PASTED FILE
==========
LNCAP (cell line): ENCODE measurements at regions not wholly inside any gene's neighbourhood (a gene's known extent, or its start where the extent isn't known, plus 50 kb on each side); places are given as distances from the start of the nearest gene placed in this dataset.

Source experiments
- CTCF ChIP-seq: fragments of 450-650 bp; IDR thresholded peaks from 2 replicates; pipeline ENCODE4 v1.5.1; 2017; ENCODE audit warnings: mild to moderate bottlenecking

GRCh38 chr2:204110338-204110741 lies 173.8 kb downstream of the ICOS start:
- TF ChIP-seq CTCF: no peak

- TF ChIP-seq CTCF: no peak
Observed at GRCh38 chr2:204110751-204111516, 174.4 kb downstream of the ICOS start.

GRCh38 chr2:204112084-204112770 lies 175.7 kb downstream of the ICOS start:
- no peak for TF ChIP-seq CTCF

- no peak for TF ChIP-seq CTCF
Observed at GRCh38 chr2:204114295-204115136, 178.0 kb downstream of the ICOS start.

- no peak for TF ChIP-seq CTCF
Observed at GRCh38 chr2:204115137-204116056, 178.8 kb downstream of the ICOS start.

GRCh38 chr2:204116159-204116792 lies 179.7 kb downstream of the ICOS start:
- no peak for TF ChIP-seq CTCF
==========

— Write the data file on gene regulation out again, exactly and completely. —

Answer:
LNCAP (cell line): ENCODE measurements at regions not wholly inside any gene's neighbourhood (a gene's known extent, or its start where the extent isn't known, plus 50 kb on each side); places are given as distances from the start of the nearest gene placed in this dataset.

Source experiments
- CTCF ChIP-seq: fragments of 450-650 bp; IDR thresholded peaks from 2 replicates; pipeline ENCODE4 v1.5.1; 2017; ENCODE audit warnings: mild to moderate bottlenecking

GRCh38 chr2:204110338-204110741 lies 173.8 kb downstream of the ICOS start:
- TF ChIP-seq CTCF: no peak

- TF ChIP-seq CTCF: no peak
Observed at GRCh38 chr2:204110751-204111516, 174.4 kb downstream of the ICOS start.

GRCh38 chr2:204112084-204112770 lies 175.7 kb downstream of the ICOS start:
- no peak for TF ChIP-seq CTCF

- no peak for TF ChIP-seq CTCF
Observed at GRCh38 chr2:204114295-204115136, 178.0 kb downstream of the ICOS start.

- no peak for TF ChIP-seq CTCF
Observed at GRCh38 chr2:204115137-204116056, 178.8 kb downstream of the ICOS start.

GRCh38 chr2:204116159-204116792 lies 179.7 kb downstream of the ICOS start:
- no peak for TF ChIP-seq CTCF